We have a vast inheritance, but no inventory of our treasures. All is given us in profusion; it remains forus to catalogue, sort, distribute, select, harmonize,and complete. We have more than we know how touse; stores of learning, but little that is precise andserviceable; Catholic truth and independentopinion, first principles and the guesses ofgenius, all mingled in same works, andrequiring to be discriminated.’And Newman closed:[W]e need peculiarly a sound judgment,patient thought, discrimination, acomprehensive mind, an abstinence fromall private fancies and caprices and personaltastes – in a word, Divine Wisdom.
We rejoice today for Andrew personally as a long odyssey is completed, but since no share in priesthood is ever conferred for the individual’s satisfaction but only for some wider good, we also have to draw attention to the task that awaits him. Newman spoke of the ‘concentration and adjustment of great Anglican authorities’. Andrew has already begun working on the liturgical dimension of this, entrusted by the Holy See with co-ordinating efforts on that front, in recognition of his outstanding competence in that area.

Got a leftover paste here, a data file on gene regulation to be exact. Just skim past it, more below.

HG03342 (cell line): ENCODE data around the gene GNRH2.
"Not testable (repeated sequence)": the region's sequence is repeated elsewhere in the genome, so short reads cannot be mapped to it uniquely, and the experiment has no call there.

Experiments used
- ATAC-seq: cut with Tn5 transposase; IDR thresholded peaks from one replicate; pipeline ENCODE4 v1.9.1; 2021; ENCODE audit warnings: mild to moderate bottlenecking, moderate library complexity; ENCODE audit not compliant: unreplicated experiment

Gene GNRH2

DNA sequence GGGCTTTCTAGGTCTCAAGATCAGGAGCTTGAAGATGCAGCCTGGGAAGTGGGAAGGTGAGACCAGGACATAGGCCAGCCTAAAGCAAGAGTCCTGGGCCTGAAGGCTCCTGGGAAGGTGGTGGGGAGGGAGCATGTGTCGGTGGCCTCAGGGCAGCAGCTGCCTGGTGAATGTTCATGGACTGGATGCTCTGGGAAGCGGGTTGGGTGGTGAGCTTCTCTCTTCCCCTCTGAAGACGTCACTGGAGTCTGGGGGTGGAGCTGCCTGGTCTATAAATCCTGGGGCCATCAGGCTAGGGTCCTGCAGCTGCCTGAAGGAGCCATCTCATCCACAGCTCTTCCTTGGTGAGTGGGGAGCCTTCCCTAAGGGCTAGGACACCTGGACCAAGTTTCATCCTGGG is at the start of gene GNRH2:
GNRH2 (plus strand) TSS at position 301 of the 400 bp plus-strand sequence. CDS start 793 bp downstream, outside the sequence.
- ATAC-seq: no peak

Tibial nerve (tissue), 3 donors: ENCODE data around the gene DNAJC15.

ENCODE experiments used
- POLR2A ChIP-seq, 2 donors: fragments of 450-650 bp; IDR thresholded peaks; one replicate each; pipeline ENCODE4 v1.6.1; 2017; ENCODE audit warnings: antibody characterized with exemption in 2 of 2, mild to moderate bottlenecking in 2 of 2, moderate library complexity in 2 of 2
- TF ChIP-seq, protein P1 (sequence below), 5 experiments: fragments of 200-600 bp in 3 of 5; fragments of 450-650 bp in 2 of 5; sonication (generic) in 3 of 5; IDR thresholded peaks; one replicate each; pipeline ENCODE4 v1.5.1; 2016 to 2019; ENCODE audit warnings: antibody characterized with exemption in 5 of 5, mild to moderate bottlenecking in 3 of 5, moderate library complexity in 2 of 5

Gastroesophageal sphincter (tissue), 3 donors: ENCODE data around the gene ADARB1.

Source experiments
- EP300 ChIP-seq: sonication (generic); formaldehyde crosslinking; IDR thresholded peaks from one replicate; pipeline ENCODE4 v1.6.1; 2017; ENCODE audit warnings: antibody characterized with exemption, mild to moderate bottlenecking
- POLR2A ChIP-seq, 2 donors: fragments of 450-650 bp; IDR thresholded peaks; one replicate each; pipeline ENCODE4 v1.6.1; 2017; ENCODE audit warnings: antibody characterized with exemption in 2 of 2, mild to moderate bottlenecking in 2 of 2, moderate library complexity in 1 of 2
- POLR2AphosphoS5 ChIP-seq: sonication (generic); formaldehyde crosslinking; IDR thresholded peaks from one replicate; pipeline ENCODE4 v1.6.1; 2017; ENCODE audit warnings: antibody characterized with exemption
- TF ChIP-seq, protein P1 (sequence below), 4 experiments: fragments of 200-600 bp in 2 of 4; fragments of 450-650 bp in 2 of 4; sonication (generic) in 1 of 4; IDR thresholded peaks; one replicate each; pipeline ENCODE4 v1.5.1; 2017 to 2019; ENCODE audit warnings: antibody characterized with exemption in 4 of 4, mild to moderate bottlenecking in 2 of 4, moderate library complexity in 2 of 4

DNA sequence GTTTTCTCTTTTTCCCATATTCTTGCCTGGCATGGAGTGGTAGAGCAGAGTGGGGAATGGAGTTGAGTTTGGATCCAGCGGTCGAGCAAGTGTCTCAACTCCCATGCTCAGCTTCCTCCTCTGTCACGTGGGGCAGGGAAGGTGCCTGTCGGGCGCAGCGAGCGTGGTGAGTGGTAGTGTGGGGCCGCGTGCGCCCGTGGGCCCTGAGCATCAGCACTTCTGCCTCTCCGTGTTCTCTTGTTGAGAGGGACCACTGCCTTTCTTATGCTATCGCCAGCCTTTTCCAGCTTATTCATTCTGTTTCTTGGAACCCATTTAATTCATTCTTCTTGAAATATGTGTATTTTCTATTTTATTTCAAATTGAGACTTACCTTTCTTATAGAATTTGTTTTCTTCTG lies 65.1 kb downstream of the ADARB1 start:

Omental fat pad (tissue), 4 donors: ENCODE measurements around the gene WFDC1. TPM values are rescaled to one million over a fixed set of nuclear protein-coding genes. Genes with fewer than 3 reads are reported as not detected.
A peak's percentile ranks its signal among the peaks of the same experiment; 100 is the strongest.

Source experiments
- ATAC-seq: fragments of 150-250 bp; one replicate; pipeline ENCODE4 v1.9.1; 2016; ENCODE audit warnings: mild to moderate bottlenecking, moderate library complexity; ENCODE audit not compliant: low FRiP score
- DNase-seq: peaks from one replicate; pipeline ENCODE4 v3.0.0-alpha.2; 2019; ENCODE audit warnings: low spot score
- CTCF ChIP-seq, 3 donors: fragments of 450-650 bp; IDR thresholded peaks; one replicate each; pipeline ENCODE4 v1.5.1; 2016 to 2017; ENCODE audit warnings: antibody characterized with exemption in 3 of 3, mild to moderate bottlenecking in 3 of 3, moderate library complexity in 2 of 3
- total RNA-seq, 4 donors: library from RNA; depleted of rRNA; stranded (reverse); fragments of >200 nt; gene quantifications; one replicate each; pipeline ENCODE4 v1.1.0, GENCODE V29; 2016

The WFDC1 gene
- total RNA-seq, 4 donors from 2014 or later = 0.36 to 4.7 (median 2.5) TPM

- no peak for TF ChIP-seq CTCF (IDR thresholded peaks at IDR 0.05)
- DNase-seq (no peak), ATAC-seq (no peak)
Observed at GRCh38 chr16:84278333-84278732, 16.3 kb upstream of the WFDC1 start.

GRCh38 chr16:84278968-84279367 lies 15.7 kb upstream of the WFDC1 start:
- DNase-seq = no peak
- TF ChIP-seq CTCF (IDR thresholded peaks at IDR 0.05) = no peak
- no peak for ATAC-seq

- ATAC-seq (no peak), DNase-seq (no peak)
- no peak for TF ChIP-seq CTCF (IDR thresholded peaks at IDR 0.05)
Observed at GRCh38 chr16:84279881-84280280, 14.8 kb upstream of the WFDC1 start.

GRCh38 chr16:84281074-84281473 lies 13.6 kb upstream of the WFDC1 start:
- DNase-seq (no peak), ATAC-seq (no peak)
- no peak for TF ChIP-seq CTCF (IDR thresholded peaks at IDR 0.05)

But there is more than that. There is bringing this new ecclesia particularis, this new ‘particular church’, into the movement for renovating the whole Church which we associate with the mind and heart of Pope Benedict, a movement which respects the Second Vatican Council but places it, by a hermeneutic of continuity, in the great Tradition as a whole. It is a movement towards the fullness of Catholicity, in which the fathers of the Oxford Movement can take effortlessly their place.
So, Father, let me leave you and this congregation with one final citation from the Blessed John Henry, ‘I have a work to do in England’.
Aidan Nichols, O. P.,
16 January 2011